This new extended cut is about five minutes longer than the theatrical version, consisting mostly of footage that was included as "deleted scenes" on the original DVD. Some other changes have been made, though, including the color presentation of Eriksson's initial interrogation, a longer cross-examination of that character, and more from Corporal Clark during the trial. De Palma's specific approval of this versionfilm makes this new DVD an easy purchase for the filmmaker's fans.

Rating for Style: B+
Rating for Substance: A-


Image Transfer

Aspect Ratio2.40:1 - Widescreen
Original Aspect Ratioyes

Image Transfer Review: This 2.40:1 anamorphic widescreen transfer was a nice surprise. Crystal clear, highly-detailed images dominate the screen, while contrast and shadow levels are well-handled. A bright, vivid color scheme is in play, with the greens of the jungle and other Vietnam-era colors looking very realistic. Fleshtones are accurate, as well, while most of the dirt and grain from previous home video releases have been eliminated.

Image Transfer Grade: A-


Audio Transfer

 LanguageRemote Access
DS 2.0Spanish, Portugueseyes
Dolby Digital
English, Frenchyes

Audio Transfer Review: This Dolby Digital 5.1 mix is mostly low key, but there are some action sequences where the surrounds and subwoofer spring to life. The bass is nice and aggressive, and the dynamic range is nice, but this is one of the more dialogue-driven war movies you'll come across. That dialogue is always crisp and easy to understand, though, meshing nicely with the rest of the audio elements.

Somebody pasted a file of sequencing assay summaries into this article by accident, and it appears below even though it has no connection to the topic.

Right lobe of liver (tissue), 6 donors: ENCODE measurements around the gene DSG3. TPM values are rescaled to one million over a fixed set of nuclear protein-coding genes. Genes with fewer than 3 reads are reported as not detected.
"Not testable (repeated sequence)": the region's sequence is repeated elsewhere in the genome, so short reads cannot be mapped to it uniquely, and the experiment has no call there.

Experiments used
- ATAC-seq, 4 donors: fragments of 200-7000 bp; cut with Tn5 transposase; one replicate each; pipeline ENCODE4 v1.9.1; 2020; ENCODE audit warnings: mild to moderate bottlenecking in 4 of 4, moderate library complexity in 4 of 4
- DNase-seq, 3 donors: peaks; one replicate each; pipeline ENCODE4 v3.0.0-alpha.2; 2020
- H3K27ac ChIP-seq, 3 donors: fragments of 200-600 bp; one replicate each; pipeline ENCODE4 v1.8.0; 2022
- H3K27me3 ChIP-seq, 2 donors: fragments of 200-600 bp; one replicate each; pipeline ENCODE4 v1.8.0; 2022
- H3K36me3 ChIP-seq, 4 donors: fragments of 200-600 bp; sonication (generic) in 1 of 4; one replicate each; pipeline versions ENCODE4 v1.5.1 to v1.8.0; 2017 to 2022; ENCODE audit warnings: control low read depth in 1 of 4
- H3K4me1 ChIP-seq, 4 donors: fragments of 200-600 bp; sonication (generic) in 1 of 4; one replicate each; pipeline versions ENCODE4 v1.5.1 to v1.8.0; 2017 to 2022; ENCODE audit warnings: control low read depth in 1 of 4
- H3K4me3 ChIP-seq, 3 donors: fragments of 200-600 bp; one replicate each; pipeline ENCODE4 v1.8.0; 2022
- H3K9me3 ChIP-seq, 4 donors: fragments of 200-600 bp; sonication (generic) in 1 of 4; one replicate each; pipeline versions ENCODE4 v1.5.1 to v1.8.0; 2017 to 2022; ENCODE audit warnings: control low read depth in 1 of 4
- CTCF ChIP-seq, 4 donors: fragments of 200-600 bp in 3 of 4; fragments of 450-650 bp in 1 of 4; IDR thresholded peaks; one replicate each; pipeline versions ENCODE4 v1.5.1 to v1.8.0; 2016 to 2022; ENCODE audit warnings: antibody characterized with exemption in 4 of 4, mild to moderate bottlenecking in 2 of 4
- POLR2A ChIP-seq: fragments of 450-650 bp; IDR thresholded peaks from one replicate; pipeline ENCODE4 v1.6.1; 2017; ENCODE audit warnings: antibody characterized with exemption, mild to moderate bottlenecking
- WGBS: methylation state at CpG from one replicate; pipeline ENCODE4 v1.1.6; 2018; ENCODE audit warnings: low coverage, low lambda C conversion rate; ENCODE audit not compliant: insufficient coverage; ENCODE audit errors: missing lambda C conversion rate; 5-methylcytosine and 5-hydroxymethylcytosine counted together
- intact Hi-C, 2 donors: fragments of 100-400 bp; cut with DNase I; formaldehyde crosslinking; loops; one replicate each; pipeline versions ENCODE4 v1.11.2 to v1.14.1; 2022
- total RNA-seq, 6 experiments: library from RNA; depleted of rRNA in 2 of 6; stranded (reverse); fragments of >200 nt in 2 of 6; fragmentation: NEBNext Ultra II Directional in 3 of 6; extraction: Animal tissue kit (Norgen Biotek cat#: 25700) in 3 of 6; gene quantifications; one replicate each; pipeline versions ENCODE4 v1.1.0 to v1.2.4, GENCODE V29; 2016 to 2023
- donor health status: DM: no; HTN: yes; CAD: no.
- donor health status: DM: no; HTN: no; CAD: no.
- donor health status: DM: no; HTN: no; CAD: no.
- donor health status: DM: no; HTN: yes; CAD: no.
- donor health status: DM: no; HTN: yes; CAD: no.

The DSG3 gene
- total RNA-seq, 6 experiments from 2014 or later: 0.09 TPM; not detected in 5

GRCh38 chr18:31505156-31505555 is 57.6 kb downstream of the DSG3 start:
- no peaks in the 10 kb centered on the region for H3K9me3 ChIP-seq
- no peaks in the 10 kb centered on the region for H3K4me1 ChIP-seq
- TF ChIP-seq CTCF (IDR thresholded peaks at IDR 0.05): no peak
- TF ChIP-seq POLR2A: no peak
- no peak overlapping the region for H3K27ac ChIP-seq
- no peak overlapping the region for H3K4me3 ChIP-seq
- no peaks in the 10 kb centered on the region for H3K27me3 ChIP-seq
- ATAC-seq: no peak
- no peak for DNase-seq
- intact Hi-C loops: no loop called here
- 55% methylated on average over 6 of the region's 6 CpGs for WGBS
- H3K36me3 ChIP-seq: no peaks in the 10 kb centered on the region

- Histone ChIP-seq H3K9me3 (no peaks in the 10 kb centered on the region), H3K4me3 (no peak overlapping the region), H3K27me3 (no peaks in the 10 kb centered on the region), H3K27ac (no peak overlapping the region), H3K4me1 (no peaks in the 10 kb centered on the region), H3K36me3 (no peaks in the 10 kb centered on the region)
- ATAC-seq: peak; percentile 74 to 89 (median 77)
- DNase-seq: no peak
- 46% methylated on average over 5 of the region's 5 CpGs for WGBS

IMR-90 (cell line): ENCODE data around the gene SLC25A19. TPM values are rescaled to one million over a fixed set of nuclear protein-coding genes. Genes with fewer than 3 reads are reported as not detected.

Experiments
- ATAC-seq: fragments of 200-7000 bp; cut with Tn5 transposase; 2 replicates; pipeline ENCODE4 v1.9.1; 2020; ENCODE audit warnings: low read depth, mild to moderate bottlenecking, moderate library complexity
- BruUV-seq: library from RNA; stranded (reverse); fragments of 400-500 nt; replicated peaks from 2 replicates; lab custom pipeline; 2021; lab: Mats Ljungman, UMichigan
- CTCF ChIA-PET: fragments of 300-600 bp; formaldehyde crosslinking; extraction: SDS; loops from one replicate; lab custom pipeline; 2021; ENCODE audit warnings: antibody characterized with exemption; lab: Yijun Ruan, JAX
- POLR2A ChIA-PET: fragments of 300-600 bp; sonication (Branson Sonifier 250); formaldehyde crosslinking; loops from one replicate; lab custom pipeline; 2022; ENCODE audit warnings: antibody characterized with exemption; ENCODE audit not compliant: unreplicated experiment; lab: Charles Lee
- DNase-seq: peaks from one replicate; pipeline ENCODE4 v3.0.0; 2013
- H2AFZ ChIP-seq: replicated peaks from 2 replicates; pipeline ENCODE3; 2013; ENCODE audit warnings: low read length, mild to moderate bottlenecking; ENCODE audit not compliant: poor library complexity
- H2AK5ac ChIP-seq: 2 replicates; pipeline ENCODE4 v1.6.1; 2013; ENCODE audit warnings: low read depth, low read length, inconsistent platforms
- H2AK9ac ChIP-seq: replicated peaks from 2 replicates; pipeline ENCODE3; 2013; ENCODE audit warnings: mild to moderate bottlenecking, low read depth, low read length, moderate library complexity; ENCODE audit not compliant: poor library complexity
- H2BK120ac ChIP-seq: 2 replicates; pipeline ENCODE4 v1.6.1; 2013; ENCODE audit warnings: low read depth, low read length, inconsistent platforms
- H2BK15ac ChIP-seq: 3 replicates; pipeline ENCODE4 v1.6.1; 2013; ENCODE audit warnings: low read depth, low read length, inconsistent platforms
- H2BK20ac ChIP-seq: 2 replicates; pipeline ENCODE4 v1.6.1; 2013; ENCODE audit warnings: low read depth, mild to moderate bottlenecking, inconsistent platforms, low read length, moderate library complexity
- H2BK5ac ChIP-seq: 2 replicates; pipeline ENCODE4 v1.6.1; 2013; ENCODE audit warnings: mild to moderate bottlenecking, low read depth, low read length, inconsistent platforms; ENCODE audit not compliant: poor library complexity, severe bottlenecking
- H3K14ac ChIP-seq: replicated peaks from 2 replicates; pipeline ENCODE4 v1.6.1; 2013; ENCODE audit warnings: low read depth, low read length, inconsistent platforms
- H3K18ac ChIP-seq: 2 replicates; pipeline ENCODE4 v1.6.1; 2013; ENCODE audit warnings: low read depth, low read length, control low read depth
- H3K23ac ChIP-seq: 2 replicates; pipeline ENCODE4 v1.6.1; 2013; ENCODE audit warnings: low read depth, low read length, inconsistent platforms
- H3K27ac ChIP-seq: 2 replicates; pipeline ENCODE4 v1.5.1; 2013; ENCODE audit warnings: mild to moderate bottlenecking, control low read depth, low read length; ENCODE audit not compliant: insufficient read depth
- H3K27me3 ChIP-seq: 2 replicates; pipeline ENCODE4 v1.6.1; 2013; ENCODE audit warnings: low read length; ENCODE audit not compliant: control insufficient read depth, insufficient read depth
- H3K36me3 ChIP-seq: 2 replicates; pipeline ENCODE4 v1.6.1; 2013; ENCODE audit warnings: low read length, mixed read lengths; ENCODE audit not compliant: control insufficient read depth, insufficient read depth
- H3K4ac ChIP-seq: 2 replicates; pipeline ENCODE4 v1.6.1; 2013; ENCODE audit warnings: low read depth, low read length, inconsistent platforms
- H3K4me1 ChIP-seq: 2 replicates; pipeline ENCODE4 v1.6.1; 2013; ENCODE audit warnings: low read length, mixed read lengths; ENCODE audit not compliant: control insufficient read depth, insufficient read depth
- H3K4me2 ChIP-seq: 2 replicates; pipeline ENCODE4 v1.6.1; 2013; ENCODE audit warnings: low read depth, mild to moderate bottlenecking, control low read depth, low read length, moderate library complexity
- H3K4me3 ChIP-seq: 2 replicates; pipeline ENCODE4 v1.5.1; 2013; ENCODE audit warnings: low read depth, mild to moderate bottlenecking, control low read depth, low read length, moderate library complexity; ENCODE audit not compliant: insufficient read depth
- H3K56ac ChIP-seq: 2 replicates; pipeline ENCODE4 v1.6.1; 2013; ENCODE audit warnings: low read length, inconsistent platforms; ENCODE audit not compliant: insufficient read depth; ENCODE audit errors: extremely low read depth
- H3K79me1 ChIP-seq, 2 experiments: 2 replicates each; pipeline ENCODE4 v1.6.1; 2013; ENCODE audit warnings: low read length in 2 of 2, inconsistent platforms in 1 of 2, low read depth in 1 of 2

Audio Transfer Grade: B+


Disc Extras

Full Motion menu with music
Scene Access with 28 cues and remote access
Subtitles/Captions in English, French, Portuguese, Spanish with remote access
3 Other Trailer(s) featuring The Passenger, The Hunt For Eagle One, The Patriot (Extended Cut)
1 Documentaries
Packaging: Keep Case
Picture Disc
1 Disc
1-Sided disc(s)
Layers: dual

Extra Extras:
  1. Eriksson's War - A Conversation with Michael J. Fox
Extras Review: Besides a trio of previews for other DVD releases, there is a pair of interesting features. Eriksson's War: A Conversation with Michael J. Fox is an 18-minute interview during which he discusses how he kept himself away from the other actors during filming to stay in character. He also goes into detail about the story, and working with Brian De Palma.

The Making of Casualties of War runs for 31 minutes, and includes recent talks with De Palma, producer Art Linson, and other cast and crew members. Nearly every aspect of the filmmaking process is touched upon here, making for a valuable, and informative documentary.

Extras Grade: B


Final Comments

Underappreciated among the onslaught of Vietnam War movies back in the '80s, Brian De Palma's Casualties of War deserves a look, especially as this new extended cut is De Palma's preferred version. The disc is also boosted by a new video transfer and audio mix, and a couple of behind-the-scenes pieces that were available on the initial release.